SCOTLAND is creating a higher proportion of new green jobs than any other part of the UK, with such roles more than doubling in the last year, according to PwC’s latest Green Jobs Barometer.
The second edition of the Barometer reveals that 3.3% of all job adverts in Scotland were for jobs that have a positive impact on the environment, up from 1.7% last year. This helped Scotland retain first place among 12 nations and regions of the UK in the overall Green Jobs Barometer.
Scotland has not only shown the strongest performance in respect to green job creation over both iterations of the Barometer, the growth in green jobs last year outperformed all other regions proportionally – with a 1.6 percentage point increase.
The Barometer, which first launched in November 2021, tracks movements in green job creation, job loss, carbon intensity of employment, and worker sentiment across regions and sectors.
Green jobs are growing at around four times the rate of the overall UK employment market, with 2.2% of all new jobs classed as green. This means the number of green jobs advertised in the UK has almost trebled in the last year, equating to 336,000 positions and providing encouragement that the economy is becoming greener.
However, while Scotland had the highest proportion of green jobs, the total number (24,610) was behind a number of regions. This is due to population density and the types of jobs in demand, but with 110,067 roles located across London and the South East, there is a risk of a North South divide becoming more pronounced.
Around one-third of all the green jobs being created today are in professional and scientific roles, which are more prevalent in the London, with an ever-growing gap in new green trades jobs which are equally vital to the net zero transition.
Jason Morris, Regional Market Leader for PwC Scotland, said:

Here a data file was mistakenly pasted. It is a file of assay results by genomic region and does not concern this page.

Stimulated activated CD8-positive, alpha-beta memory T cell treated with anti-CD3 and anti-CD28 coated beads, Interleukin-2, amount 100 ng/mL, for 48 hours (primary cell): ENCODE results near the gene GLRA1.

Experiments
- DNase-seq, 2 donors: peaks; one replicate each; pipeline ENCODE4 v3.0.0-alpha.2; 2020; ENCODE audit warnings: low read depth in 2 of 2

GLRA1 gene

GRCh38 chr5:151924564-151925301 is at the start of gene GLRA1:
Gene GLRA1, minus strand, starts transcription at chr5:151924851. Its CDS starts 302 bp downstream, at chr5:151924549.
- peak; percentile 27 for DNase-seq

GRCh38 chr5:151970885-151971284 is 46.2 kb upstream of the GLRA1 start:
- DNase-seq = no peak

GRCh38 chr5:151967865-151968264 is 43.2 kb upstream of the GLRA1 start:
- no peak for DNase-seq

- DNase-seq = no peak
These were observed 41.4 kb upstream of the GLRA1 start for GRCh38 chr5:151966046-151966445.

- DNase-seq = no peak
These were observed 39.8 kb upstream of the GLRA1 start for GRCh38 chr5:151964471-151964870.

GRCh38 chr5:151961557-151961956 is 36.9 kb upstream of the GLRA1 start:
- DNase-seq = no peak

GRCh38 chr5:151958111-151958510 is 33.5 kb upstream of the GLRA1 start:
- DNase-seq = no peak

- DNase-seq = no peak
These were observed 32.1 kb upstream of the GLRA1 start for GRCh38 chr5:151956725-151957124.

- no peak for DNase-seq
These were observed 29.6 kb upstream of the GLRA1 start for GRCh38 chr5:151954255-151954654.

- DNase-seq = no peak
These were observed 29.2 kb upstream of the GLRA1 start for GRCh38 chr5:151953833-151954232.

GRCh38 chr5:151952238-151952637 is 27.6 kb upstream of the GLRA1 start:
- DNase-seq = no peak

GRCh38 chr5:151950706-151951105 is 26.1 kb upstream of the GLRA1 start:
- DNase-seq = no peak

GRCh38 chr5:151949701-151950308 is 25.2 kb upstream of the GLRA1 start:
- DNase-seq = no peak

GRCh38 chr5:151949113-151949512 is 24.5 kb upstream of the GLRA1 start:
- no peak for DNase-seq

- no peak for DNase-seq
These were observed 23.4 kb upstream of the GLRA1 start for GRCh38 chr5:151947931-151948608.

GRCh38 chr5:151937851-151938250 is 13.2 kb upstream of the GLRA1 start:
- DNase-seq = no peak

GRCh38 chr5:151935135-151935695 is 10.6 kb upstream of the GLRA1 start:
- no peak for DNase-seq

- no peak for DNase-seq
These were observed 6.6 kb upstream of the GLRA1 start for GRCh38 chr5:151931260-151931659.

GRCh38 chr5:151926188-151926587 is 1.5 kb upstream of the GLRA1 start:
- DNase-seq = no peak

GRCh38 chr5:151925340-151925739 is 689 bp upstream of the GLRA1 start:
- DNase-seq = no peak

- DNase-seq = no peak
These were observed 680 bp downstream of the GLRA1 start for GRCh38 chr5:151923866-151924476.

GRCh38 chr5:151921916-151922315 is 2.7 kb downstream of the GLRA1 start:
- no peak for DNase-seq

“It’s hugely encouraging to see Scotland top this year’s Green Jobs Barometer. Not only did Scotland have the highest proportion of Green Jobs, our research shows there was a 170% increase in the number of green jobs advertised.
“Our dynamic and adaptable nation has laid strong foundations, but for this momentum to continue, there must be adequate funding for reskilling in the right areas to ensure that as we move towards net zero targets, jobs are created and sustained where they are most needed.
“From the energy sector workers in the North East to the technology being created by innovative start-ups and the strength of our financial and professional services sectors, Scotland has huge potential as a net zero economy, and we must work together to ensure this is supported.”
The demand for green jobs in Scotland is being driven by the energy sector, primarily in the North East of the country – a thriving energy hub, the region boasts the largest pool of energy-related skills in the UK, skills which are highly transferable to roles in the renewables subsector.
For example, there is already significant investment in offshore renewables, which is already proven and implemented, along with developments in carbon capture, usage and storage (CCUS) and hydrogen.
It is predicted that as much as 90% of the Oil & Gas workforce would have transferable skills. There is a growing demand for green skills within the energy labour force: within the electricity and gas sector, the percentage of green job advertisements grew from 21.1% to 24.6%, which was the greatest of any sector in the same period.
In Pillar 3 of the Barometer, which looks at jobs likely to be lost as we move towards Net Zero, the skills transferability of the energy sector, matched with the demand for jobs in offshore wind (41,000 across the UK by 2026) and nuclear (40,000 by 2030) means that net job losses in the energy sector are set to be minimal and may not be realised until after 2030.
Jason Higgs, ESG Leader, PwC Scotland, commented:
“One of the main benefits for Scotland’s current workforce is the large proportion of energy sector workers with transferable skills that with the right support can move to other sectors.
“As we transition to more renewable sources of energy, Scotland has a pivotal role to play, as evidenced by the increasing investment in offshore energy, early stage investment in alternative renewable energy sources and nuclear power in Scotland.
“However, within this lies a challenge for the sector on finding enough workers for greener energy sectors and upskilling to meet the rising demand of green skills in current roles, as opposed to a challenge of job losses. The strength of Scotland’s skills base and the fact that many workers have transferable skills, lay a strong foundation, but investment must continue apace.”